We’re in the middle of the Sloan Sports Analytics Conference weekend. For those of you who don’t know, this is an annual event where some of the most innovative sports minds all come together and do what they do best. There are research papers presented on the games that we all know and love. From each and every sport, someone tries to bring an innovative technique from a stat standpoint and create a revolution.
Such is the beauty of the Sloan conference. Papers like this one about rim protection and spatial basketball stats are revealed to the public. If you’d like to check out the papers that have been entered into the Sloan research contest this year, you can follow this link.
Today, following the timelines of everyone who’s at Sloan has been the highlight of my day.
The most interesting thing that I’ve stumbled upon has been the conversation between Malcolm Gladwell and NBA commissioner, Adam Silver. Gladwell posed a series of questions and debate topics to Silver and they discussed them in front of the audience. Steve Kyler of the Basketball Insiders was kind enough to live tweet this event–and many other things from Sloan–for those of us who couldn’t attend and don’t really want to fork up $30 on YouTube to view the presentations.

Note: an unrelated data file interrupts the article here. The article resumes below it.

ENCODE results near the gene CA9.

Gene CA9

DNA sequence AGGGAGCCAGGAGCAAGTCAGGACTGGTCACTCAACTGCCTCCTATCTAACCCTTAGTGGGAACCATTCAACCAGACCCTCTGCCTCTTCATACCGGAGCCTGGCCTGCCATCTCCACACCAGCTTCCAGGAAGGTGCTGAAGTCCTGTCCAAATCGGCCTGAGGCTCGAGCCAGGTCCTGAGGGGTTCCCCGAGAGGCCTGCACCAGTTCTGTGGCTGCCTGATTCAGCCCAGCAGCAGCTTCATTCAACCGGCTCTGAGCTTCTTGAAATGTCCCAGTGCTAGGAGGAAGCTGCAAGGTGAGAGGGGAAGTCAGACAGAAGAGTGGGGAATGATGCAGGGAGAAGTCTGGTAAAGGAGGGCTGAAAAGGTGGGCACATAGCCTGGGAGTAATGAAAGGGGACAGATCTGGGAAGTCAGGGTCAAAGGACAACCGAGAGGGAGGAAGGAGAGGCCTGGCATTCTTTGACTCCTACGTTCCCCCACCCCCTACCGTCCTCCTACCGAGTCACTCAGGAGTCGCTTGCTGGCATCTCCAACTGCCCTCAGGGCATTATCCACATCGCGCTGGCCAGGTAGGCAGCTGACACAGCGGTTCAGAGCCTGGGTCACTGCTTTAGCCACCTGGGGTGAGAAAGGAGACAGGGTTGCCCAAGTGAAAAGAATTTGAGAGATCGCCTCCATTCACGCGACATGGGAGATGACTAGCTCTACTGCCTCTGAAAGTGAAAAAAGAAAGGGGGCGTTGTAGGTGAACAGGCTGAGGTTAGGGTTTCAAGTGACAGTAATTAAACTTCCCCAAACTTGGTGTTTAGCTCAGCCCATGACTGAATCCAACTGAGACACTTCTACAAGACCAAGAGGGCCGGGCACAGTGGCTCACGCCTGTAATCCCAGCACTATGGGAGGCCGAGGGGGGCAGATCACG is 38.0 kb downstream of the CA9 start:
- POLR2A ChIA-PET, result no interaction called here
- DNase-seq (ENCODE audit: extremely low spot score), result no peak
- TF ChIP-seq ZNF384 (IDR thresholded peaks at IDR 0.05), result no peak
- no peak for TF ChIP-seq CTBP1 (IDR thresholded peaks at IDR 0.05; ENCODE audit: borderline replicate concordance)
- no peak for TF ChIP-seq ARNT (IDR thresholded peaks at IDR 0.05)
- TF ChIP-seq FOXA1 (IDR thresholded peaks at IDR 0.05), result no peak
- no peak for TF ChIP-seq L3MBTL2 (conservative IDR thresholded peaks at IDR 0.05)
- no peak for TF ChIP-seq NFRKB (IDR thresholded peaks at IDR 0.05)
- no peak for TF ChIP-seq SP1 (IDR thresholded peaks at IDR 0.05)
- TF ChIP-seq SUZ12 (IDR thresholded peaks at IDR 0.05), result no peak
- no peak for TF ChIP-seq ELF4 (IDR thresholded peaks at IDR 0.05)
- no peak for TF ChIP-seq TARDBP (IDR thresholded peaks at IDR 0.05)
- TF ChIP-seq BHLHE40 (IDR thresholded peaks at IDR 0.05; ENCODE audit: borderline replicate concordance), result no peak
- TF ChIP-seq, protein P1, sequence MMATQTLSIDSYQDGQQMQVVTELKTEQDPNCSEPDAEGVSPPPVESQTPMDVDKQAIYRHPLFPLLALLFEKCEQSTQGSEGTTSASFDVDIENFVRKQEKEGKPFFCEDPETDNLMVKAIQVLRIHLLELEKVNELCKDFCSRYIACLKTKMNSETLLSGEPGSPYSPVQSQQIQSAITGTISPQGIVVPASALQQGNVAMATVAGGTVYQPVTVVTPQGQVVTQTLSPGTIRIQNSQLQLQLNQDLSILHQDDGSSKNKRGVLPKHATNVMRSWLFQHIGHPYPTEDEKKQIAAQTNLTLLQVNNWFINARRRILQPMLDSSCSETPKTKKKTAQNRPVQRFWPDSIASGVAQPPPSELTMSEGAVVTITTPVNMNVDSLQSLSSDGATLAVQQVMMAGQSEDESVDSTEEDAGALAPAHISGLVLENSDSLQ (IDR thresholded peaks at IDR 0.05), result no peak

Various talking point have been discussed between the two. The NBA age limit, working with the NCAA to draft players and keep them in school, the Seattle Supersonics, Mike Zarren’s draft wheel idea and plenty more. The most interesting topic to me, though, was what Silver said when Gladwell asked him what he’d do if he had to make a change to the NBA playoff format.
The NBA playoff format has been much maligned over the years for having too many games along with the 82 game regular season. One and eight seed match-ups can get a bit tiresome, in particular. And when you look at the most popular playoffs in sports today, none of them feature the NBA’s format. The NFL–by far the most popular–features a winner-take-all tournament style format. The probability of a Wild Card team upsetting a team with home field advantage is significantly higher than it is in the NBA where teams get more time to figure one another out. Because NFL teams are rarely matched up against each other during the regular season preparation is much harder. In the NBA, everyone plays everyone at least twice. They have some idea of what will happen.